The Supreme Court last week struck down a 1992 federal law that had effectively banned commercial sports betting in most states. That, according to the New York Times, opens the door "...to legalizing the estimated $150 billion in illegal wagers on professional and amateur sports that Americans make every year."

The law the decision overturned -- the Professional and Amateur Sports Protection Act -- prohibited states from authorizing sports gambling. Among its sponsors was Sen. Bill Bradley (D-NJ), a former college and professional basketball player. He said the law was needed to safeguard the integrity of sports.

Bradley was right, though sports have been compromised for many years. During my brief college playing career, the basketball head coach passed out "food money" after games. Players who did especially well received more food money than those who scored fewer points. It's gotten much worse since then.

There have been financial scandals involving thrown fights and shaved points extending back at least as far as the Black Sox scandal of 1919 where some Chicago White Sox players agreed to throw games to benefit gamblers.

The Supreme Court decision has removed even a veil of disapproval from sports gambling and what was once reserved for Las Vegas and illicit bookies will now go national. Already I am receiving emails inviting me to wager on various sports.

Gambling addiction has become a serious problem in America. According to the National Council on Problem Gambling (NCPG), 15 percent of Americans gamble at least once a week.

Approximately two percent to three percent of Americans meet the criteria for problem gambling. That's around 6 million adults and about a half million teens.

Young people risk developing a gambling problem at a rate of about two to three times that of adults, and approximately 6 percent of college students in America have a gambling problem.

NCPG research says roughly 40 percent of people with a gambling problem started gambling before the age of 17.

If that isn't enough, consider these statistics:

-- NCPG notes the annual cost associated with gambling (crime, addiction and bankruptcy) is $17 billion.

-- Approximately 76 percent of problem gamblers are likely to have a major depressive disorder.

-- The NPCG also says children of problem gamblers are at higher risk for a number of behaviors, including problem gambling, tobacco use and drug use.

-- Oregon Problem Gambling Resource states that about 10 percent to 17 percent of children of problem gamblers and about 25 percent to 50 percent of spouses of problem gamblers have been abused.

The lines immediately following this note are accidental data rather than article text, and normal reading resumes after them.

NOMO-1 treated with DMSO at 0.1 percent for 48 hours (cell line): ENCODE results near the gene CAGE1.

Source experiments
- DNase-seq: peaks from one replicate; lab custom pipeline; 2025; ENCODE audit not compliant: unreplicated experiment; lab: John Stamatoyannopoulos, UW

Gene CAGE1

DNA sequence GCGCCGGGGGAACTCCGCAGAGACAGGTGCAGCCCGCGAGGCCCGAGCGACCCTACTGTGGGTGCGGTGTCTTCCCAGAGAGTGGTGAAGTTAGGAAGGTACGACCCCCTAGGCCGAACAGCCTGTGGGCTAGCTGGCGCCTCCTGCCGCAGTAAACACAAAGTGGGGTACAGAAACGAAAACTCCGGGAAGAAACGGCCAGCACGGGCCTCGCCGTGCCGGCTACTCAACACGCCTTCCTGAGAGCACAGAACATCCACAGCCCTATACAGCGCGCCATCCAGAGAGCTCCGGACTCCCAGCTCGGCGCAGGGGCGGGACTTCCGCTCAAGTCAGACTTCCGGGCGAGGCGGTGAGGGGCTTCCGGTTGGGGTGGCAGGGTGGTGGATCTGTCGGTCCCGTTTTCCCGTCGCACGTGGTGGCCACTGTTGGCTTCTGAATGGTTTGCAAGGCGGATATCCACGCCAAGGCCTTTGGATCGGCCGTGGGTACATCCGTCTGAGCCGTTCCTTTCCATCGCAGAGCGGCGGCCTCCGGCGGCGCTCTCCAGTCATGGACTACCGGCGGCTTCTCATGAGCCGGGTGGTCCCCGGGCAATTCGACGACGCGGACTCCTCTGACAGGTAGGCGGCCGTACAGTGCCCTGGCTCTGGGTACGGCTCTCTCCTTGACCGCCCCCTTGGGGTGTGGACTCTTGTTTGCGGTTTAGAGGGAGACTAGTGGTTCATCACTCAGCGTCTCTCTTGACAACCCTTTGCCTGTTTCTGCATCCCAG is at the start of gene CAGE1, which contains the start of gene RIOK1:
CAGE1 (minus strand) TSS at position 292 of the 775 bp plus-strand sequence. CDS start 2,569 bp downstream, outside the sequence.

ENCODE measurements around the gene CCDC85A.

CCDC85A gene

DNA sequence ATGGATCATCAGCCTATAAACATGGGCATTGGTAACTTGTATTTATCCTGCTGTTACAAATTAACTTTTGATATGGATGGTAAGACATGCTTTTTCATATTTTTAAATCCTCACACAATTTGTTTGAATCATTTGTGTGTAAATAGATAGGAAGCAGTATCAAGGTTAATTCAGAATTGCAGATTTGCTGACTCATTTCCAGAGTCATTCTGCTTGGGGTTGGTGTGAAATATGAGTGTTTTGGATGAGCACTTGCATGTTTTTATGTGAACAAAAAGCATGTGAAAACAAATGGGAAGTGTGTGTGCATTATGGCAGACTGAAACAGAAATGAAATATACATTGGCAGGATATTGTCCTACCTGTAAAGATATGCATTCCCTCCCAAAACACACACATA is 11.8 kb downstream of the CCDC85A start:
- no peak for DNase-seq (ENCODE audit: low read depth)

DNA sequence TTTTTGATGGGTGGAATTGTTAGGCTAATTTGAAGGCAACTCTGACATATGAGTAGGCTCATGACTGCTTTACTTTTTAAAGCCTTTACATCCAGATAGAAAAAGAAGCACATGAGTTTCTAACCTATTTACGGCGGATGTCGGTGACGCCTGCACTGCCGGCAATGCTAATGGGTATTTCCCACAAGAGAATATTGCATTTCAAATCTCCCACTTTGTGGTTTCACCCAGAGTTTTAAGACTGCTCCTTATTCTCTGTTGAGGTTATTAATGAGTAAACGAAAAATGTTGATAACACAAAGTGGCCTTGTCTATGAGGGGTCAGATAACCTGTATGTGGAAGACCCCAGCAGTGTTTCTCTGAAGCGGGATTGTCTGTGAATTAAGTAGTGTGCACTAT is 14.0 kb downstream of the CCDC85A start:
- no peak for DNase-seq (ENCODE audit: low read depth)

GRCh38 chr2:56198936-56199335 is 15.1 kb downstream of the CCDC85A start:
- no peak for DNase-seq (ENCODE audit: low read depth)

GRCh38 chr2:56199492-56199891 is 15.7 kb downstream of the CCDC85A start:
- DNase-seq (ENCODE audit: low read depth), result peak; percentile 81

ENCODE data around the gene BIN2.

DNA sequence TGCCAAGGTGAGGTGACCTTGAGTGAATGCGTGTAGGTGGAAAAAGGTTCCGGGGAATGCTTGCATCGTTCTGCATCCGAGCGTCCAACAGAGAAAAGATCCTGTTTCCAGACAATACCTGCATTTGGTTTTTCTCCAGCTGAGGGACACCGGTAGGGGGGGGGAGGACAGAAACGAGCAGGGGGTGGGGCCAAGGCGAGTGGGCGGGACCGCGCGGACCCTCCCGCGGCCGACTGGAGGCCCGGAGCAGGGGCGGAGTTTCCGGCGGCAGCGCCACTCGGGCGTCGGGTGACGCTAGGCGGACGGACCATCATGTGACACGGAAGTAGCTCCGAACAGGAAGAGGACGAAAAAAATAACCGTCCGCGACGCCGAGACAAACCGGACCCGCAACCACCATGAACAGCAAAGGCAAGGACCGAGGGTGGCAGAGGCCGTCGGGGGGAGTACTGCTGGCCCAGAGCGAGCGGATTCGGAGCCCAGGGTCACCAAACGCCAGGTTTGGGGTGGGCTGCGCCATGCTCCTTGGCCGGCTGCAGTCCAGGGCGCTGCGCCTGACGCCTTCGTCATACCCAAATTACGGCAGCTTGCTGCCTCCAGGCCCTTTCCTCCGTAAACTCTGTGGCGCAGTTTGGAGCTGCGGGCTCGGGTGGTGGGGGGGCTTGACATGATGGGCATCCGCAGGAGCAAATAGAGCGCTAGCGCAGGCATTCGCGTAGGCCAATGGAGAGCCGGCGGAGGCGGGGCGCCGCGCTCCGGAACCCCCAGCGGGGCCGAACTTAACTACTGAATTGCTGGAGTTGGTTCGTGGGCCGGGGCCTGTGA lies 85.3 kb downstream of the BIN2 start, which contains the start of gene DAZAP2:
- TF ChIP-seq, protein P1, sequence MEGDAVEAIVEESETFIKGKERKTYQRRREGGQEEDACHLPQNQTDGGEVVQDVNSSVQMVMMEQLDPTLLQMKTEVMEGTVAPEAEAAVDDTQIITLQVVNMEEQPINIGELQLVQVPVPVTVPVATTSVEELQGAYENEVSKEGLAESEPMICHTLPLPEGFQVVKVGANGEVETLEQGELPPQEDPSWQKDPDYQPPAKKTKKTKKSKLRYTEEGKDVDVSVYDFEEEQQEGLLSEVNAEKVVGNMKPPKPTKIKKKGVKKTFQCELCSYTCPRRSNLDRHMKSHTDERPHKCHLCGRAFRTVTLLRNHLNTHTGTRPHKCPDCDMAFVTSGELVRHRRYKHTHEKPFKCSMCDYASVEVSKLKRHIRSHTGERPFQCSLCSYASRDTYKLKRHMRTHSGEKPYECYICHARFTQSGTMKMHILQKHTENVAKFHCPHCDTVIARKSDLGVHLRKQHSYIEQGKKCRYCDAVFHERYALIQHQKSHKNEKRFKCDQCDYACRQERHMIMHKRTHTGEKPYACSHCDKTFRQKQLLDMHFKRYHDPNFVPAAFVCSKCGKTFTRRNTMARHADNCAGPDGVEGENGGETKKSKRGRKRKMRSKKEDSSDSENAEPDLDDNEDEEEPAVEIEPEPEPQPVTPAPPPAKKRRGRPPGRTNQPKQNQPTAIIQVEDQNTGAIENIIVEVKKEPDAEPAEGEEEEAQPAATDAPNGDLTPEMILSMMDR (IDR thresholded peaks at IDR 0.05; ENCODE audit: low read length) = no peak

-- Georgia State University (GSU) estimates that about 50 percent of problem gamblers commit crimes, and about two-thirds of those crimes were directly related to the gambling.

-- GSU also notes that 73 percent of people who are incarcerated are identified as problem gamblers.

An Australian study found that one in five suicidal patients had a gambling problem.

Players, who make less than astronomical salaries might be tempted by gamblers to perform at sub-par levels in exchange for payments.

This is a bad bet on many levels, except for state and local governments, which will show they care less about the effects on people and more about all the additional tax money they will take in.

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ALERT ALERT

Florida Sheriff — “I Will Not Enforce Assault Weapons Ban, Neither Will Most Sheriffs”

Dennis Lemma, who is the Sheriff in Central Florida’s Seminole County, told a group of 2nd Amendment activists recently that he would not enforce an assault weapons ban that could soon become Florida law if the “Ban Assault Weapons Now” amendment passes in the Sunshine State.

According to News965, the ban has the following specifications.

The amendment proposed in the state legislature would ban possession of assault weapons, which are defined as “semiautomatic rifles and shotguns capable of holding more than 10 rounds of ammunition at once, either in fixed or detachable magazine, or any other ammunition feeding device.”

Lemma, an ardent supporter of the 2nd Amendment and a first term sheriff who is running for re-election, said this about whether or not he would enforce such a law.

“It’s not only that I wouldn’t, the majority of sheriffs across the state would not do it,” Lemma said in the video. It’s up to the sheriffs what they are willing to enforce.”